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"The Conversation Map system can analyze several thousand messages at a time. It employs a set of computational linguistics and sociology techniques in order to generate a graphical summary of the messages. The graphical summary includes
- a set of social networks that illustrates who is corresponding with whom;
- a menu of themes of discussion that are important to the conversation embodied in the messages; and,
In short, the social science-derived tools of the interface give one a means of seeing the “forest” of the conversation before diving into the “trees.”
- a semantic network that articulates some of the emergent synonyms or metaphors of the discussion.
"One can use the Conversation Map like Netscape Messenger, Outlook, Eudora, or any other conventional news or mail reader. However, right now, the text analysis procedures are too slow. An analysis of several thousand messages currently takes the system several hours. I am re-engineering the system (and redesigning the interface) to allow one to use the Conversation Map as an everyday email reader or news browser."
Examples"In the following section I show twelve example Conversation Maps that were generated from a wide variety of online, public discussions. With these examples, I hope the semiotics of how to read these maps will become understandable. Also I hope that these one page, graphical summary of hundreds or thousands of email messages will be seen to be a useful thing for gaining a quick glimpse into a very large-scale conversation."
"If you are a researcher in the field of computer-mediated communication, a computational linguist working on similar issues, or an artist or designer building browsers like the Conversation Map system, we would be especially interested in hearing from you. Also, if you are running a discussion list or newsgroup and would like to use the Conversation Map interface as a means to give participants access to the archives of the group, please send email to the following address:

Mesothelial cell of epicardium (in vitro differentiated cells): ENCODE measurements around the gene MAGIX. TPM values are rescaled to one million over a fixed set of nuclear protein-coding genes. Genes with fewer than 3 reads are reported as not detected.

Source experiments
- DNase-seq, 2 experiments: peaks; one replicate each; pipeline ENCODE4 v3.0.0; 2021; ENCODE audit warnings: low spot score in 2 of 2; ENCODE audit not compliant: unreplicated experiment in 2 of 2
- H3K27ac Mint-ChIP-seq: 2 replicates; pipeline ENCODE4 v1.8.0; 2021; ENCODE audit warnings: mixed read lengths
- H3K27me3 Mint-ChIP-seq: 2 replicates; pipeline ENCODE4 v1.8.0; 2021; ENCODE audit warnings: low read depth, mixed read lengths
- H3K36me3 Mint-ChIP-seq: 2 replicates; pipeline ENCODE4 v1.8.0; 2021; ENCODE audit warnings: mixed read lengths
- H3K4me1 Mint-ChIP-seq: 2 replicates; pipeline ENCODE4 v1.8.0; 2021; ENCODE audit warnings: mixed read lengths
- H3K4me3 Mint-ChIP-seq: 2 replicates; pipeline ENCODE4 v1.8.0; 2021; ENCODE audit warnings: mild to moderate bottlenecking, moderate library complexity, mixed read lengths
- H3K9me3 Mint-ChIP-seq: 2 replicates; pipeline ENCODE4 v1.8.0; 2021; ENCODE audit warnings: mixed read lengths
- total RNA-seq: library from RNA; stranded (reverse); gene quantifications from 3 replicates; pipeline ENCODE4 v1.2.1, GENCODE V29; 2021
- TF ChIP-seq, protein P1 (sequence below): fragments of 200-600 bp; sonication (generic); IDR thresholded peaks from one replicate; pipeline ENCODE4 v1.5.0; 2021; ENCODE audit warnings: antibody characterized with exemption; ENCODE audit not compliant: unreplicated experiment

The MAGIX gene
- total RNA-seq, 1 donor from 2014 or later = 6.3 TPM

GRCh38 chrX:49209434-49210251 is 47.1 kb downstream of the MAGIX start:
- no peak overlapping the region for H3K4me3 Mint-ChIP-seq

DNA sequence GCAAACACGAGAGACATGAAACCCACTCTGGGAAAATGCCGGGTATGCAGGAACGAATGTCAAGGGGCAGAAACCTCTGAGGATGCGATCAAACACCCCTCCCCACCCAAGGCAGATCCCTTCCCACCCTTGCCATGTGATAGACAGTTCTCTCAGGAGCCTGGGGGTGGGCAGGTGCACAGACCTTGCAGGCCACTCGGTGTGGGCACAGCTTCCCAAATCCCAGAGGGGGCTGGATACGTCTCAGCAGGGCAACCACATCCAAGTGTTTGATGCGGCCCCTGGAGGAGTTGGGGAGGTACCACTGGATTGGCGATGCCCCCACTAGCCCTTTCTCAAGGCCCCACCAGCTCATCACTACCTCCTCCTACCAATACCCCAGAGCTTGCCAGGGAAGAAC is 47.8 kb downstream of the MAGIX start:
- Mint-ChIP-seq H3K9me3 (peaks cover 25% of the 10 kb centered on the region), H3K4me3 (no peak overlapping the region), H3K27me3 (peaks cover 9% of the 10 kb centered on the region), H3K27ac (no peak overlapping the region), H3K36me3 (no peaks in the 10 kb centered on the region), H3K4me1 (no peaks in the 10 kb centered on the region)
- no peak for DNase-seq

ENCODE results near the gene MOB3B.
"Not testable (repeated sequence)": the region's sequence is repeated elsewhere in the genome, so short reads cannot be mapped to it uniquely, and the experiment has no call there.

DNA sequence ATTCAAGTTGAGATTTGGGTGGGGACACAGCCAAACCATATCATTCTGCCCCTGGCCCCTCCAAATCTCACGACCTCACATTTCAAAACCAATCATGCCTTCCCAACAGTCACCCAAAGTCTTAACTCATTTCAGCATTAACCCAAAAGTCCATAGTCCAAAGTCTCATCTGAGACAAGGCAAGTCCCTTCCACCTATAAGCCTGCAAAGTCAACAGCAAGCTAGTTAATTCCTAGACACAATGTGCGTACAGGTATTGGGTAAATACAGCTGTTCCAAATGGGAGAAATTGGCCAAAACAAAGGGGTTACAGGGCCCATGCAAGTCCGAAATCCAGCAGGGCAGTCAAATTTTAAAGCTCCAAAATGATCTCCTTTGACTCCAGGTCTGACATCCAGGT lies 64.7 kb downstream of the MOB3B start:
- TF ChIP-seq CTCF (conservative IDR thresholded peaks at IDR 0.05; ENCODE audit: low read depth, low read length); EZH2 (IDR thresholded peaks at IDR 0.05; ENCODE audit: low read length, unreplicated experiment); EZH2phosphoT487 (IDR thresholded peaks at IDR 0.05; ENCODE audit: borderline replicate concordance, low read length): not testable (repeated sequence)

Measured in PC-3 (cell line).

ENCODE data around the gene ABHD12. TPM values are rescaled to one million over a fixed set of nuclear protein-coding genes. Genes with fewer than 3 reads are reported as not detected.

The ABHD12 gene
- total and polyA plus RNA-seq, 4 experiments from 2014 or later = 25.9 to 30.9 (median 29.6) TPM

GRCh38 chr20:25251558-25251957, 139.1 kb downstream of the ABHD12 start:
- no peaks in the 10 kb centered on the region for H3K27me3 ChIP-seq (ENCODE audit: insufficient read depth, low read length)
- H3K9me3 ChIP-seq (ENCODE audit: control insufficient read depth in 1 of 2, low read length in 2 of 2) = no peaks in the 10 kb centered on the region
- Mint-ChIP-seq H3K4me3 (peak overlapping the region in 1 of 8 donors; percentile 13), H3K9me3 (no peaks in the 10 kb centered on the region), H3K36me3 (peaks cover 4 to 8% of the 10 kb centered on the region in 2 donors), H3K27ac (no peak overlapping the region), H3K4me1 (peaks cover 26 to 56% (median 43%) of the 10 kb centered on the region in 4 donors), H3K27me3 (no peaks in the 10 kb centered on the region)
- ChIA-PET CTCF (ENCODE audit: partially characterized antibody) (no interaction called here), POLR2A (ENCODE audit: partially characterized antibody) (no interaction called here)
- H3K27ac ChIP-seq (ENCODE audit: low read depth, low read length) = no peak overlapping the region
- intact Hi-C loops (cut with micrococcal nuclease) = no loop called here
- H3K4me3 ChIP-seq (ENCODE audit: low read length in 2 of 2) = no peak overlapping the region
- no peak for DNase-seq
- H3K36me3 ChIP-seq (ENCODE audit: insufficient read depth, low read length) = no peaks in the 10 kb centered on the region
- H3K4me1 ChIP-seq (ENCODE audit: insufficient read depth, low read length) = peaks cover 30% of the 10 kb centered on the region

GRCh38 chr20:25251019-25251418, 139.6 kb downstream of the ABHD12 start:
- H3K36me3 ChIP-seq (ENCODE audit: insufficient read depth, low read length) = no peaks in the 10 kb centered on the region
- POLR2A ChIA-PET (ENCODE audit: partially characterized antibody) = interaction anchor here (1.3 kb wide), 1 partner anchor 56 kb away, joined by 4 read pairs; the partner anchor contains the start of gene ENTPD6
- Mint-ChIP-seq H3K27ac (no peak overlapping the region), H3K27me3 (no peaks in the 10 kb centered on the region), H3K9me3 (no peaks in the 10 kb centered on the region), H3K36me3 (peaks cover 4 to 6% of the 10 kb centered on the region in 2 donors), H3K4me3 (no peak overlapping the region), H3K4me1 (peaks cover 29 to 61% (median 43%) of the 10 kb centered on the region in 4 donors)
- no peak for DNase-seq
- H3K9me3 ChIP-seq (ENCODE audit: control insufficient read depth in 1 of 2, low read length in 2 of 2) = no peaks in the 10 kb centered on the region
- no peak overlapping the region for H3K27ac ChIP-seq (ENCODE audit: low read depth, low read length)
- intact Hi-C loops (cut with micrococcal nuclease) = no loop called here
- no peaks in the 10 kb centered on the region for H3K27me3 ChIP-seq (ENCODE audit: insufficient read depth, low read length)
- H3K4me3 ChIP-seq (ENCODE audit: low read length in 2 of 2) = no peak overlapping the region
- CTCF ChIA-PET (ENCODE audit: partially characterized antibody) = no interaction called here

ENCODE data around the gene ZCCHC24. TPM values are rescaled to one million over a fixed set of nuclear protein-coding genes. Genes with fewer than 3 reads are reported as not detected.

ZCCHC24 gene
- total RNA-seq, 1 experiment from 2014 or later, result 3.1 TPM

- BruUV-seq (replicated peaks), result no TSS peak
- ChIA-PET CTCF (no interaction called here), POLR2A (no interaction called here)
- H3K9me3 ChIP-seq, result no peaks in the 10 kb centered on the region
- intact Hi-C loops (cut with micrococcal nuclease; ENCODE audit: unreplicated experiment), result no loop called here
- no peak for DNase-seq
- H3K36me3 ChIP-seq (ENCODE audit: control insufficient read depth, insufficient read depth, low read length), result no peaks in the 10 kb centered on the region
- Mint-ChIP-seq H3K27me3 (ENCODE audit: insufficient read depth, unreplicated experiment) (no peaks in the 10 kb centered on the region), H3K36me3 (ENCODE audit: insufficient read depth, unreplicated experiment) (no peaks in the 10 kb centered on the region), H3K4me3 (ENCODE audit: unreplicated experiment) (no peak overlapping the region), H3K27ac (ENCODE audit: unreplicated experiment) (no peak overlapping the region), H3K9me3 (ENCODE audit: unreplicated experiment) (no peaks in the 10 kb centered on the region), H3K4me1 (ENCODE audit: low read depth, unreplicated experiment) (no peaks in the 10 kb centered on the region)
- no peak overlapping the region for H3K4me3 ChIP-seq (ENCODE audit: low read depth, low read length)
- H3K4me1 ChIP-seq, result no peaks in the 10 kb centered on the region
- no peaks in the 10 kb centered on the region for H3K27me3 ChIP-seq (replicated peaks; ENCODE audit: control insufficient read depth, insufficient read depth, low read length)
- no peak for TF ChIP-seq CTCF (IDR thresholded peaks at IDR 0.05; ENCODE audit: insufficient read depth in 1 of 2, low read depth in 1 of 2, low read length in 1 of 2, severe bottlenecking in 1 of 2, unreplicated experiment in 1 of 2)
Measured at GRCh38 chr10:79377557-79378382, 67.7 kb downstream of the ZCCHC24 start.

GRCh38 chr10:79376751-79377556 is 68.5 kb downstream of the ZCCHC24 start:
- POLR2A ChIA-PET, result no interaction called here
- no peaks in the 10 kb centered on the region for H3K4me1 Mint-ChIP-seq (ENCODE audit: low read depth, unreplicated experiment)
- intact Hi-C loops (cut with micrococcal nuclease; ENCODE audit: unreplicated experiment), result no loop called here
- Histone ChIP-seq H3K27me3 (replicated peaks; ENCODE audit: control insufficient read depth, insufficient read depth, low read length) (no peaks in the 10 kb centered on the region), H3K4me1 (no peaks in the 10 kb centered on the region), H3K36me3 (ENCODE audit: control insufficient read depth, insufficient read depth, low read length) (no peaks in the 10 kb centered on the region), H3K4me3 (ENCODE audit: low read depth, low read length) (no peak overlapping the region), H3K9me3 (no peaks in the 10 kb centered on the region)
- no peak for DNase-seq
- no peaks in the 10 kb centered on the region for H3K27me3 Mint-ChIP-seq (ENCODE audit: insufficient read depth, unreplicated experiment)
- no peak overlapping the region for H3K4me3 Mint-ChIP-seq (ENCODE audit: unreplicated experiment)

Social Technologies Group
314 South Hall
Berkeley, CA 94720-4600
Bio: WARREN SACK <firstname.lastname@example.org> is Assistant Professor at the University of California, Berkeley, School of Information Management and Systems. Before coming to Berkeley, he was a research scientist at the Massachusetts Institute of Technology (MIT) Media Laboratory. He received a B.A. in Computer Science and Psychology from Yale University and an S.M. and Ph.D. in Media Arts and Sciences from MIT. His research interests include computer-mediated communication, online communities, architecture and design for online spaces, social networks, computational linguistics, and media studies.
2) Open Source Software Development as Learning Environment